The topology optimization of structures consists of the identification of solid and void regions within a design domain, for a given criterion and a prescribed amount of material. Using a material approach, the optimal topology is achieved by the distribution in space of a nonhomogeneous material of variable density. Regions with high density identify structure while regions with low value are interpreted as holes.
This nonhomogeneous material is often assumed as a cellular material with at least two scales: A macro scale apparently homogeneous with a given relative density, and a micro scale defined by a cell with a suitable geometric parameterization. The apparent mechanical properties are often computed by homogenization and depend on the cell parameters, which are the design variables of the optimization problem. For some problems, the question of how broad is the micro-scale parameterization to obtain the optimal structure is not an issue. Actually, in many implementations the material model for topology design is seen mainly as a tool for interpolating between material and void, in search for the optimal structural topology.
Here we address not only the structural optimal topology design but also the design of the material used. To achieve this we developed a hierarchical model for topology optimization of threedimensional structures where we underline the scope of the material distribution methods by emphasizing the design of the microstructure, i.e. we seek the general layout of composite structures, where the design of the microstructure is also controlled through computational models. This will allow us to work with a broad class of composites neither restricted to a specific type (cellular materials with square and rectangular holes, laminates), nor only optimal in a special setting (like single load compliance optimization). Moreover, the microstructures employed can, through the optimization model, be optimally selected based on design and manufacturing criteria. Finally note that the use of similar modeling methodologies can give a considerable insight into the fine structure of natural materials, for example in bone or wood.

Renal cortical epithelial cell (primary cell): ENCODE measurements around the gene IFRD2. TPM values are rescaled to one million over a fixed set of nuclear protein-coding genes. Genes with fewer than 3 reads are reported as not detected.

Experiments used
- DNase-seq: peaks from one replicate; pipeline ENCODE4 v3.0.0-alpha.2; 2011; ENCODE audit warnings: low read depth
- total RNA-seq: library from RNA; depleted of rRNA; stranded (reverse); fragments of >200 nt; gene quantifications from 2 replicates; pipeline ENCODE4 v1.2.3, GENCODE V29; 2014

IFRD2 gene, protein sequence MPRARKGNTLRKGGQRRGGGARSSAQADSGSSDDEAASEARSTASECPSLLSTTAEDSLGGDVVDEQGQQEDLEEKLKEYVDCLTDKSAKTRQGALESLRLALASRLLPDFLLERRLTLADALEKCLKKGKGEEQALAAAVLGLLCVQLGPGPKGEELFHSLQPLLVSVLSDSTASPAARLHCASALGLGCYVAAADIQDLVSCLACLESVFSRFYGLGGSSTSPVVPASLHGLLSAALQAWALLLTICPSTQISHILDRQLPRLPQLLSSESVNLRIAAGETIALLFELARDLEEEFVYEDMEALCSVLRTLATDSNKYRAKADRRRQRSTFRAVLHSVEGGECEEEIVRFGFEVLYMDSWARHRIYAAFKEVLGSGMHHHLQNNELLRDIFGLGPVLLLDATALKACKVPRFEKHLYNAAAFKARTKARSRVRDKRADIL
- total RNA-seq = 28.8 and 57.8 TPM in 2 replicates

The hierarchical three-dimensional model leads to massive computation. The two-scale model implies the iterative solution of one problem at a global (or macro) scale and many problems at a local (or micro) scale in order to characterize the microstructure. Once local problems are independent it is developed in this work a parallel computation environment to solve them.